Chinese spirit possession is a practice performed by specialists called jitong (a type of shamans) in Chinese folk religion, involving the "channelling" of Chinese deities who take control of the specialist's body, resulting in noticeable changes in body functions and behaviour. The most famous Chinese spirit possession practitioners took part in the Boxer Rebellion in the 1900s, when boxers claimed to be invulnerable to the cut of a sharp knife, gunshots, and even cannon fire.

De teaching

The De teaching (Chinese: 德教 Dejiao, "teaching of virtue", the concept of De), whose corporate name is the Church of Virtue (德教会 Déjiàohuì), is a sect rooted in Taoism, that was founded in 1945 in Chaozhou, Guangdong. It is popular both in China and amongst expatriate Chinese populations.

Fenxiang

Fenxiang (分香), literally the incense division, is a term that defines both hierarchical networks of temples dedicated to a god in Chinese folk religion, and the ritual process by which these networks form.

Huazhaidao

Huazhaidao (华斋道 "Way of Flowers and Fasting") is a Chinese folk religious sect of Henan that as of the 1980s was a proscribed religion in China as testified by the arrest of various Communist Party members who joined the sect in those years.

Jiugongdao

Jiugongdao (九宫道 "Way of the Nine Palaces") is a Chinese folk religious sect centered in the Wutai County of the province of Shanxi. The name of the sect is based on the jiugong diagram of esoteric cosmology.

Flourishing in the Qing dynasty, but rooted in earlier times, the Jiugongdao developed greatly on Mount Wutai thanks to the efforts of Li Xiangshan, also known as Puji, his name as a Buddhist monk who was close to the Manchu court. With his contribution, Jiugongdao took over more than twenty run down former Buddhist monasteries on Mount Wutai and rebuilt them thanks to the donations of its strong following, especially concentrated in northeast China. The monasteries were reformed into Chinese temples dedicated to indigenous deities and the cosmological Lords of the Five Peaks. The sect also gathered a following among Khorchin Mongols.The Jiugongdao declined on Mount Wutai in the 1940s, as a Han Chinese-acquired tradition of Tibetan Buddhism took power. With the campaigns against religion in the 1950s and the Cultural Revolution, Jiugongdao and other folk religious sects focused on Mount Wutai, Huanxiangdao and Houtiandao, were persecuted and went underground. They have revived since the 1980s.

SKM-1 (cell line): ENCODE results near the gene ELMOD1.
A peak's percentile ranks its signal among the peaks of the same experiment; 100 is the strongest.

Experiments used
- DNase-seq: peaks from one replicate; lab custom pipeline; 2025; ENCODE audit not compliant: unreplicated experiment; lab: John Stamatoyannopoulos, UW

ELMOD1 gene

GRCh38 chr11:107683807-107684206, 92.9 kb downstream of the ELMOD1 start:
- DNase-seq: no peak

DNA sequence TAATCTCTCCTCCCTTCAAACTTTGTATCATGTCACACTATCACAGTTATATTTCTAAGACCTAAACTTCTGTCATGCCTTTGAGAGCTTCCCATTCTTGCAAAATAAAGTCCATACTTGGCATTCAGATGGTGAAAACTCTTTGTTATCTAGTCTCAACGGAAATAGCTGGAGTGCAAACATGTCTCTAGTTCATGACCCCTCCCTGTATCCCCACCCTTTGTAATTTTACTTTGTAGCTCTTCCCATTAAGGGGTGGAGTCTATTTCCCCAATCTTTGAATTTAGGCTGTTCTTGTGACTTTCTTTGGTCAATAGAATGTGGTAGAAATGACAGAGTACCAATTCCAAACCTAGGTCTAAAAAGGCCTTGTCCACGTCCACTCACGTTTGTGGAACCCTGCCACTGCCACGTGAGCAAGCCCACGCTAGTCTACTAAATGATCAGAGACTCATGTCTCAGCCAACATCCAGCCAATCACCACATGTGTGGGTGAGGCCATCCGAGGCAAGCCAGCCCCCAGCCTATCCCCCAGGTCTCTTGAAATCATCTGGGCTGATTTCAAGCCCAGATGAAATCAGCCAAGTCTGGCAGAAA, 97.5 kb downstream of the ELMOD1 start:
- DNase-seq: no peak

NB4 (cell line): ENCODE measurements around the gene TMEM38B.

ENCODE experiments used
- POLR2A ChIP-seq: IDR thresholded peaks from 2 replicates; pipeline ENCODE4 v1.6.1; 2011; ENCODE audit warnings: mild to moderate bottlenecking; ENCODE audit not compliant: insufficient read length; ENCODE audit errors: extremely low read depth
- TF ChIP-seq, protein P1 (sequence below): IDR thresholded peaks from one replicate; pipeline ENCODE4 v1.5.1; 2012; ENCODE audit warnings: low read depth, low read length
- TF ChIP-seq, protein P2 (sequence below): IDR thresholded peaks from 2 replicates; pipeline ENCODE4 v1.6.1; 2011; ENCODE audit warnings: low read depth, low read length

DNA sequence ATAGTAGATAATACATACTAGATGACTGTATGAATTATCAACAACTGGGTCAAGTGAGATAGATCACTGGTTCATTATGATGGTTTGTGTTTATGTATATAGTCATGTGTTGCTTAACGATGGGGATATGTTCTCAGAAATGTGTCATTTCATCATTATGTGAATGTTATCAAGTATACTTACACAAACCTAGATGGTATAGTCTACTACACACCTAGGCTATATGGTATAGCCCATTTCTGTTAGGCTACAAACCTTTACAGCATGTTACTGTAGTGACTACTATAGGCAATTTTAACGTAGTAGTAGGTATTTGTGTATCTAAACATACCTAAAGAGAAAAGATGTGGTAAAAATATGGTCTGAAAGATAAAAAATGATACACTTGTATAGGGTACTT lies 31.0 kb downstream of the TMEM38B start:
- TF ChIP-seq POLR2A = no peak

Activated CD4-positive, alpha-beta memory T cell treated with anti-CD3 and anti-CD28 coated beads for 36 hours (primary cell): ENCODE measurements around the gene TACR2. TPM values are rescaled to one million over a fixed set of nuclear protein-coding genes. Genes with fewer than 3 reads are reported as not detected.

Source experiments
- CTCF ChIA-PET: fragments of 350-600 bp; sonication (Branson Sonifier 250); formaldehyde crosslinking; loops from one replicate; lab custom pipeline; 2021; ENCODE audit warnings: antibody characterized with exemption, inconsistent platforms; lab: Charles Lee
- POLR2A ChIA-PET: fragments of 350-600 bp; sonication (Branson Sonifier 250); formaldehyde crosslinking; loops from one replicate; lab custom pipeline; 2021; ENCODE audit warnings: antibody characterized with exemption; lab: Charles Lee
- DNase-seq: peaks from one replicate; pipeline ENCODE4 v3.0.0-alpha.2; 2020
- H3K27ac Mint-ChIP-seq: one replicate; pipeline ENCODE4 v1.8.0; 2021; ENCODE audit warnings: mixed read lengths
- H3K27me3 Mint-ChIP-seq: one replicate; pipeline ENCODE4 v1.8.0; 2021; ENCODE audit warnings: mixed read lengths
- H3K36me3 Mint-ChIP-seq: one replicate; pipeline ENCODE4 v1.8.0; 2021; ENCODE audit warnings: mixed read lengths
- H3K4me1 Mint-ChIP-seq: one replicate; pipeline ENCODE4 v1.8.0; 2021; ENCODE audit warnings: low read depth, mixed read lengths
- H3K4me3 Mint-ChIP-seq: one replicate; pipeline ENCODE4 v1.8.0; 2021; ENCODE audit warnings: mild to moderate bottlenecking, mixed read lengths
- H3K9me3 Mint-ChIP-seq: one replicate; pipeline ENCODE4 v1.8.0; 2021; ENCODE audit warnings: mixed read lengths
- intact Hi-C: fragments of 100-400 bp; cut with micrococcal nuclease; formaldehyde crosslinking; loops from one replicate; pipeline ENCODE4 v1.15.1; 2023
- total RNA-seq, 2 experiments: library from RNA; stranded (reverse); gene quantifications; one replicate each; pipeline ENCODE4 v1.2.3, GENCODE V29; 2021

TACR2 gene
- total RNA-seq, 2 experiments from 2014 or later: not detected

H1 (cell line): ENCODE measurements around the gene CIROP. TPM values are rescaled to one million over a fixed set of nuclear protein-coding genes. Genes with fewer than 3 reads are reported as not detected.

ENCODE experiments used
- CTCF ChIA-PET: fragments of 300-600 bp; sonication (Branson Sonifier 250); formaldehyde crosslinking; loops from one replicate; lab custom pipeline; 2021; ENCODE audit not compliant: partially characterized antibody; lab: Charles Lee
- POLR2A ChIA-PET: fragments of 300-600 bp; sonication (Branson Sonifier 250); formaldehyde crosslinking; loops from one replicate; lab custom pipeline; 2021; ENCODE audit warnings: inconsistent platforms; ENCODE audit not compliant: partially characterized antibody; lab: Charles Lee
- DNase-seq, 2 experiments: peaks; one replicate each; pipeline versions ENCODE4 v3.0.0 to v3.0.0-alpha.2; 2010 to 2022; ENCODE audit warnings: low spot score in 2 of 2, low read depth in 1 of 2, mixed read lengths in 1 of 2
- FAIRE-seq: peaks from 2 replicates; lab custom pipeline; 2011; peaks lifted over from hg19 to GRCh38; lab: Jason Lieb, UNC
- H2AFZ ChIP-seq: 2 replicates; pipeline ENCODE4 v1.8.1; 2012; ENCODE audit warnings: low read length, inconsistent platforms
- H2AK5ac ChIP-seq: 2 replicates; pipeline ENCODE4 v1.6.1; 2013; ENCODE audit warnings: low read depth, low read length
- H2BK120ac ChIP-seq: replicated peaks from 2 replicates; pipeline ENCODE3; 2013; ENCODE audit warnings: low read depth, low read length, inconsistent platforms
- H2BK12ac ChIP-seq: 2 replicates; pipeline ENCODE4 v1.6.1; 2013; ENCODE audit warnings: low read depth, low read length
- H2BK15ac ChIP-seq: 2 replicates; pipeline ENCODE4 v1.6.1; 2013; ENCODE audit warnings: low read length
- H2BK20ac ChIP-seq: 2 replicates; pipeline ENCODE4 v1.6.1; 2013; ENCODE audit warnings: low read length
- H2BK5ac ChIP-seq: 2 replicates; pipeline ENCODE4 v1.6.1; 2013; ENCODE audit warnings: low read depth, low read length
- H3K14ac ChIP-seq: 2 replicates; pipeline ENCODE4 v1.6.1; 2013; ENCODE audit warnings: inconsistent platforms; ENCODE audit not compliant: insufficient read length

List of religions and spiritual traditions

While religion is hard to define, one standard model of religion, used in religious studies courses, was proposed by Clifford Geertz, who defined it as a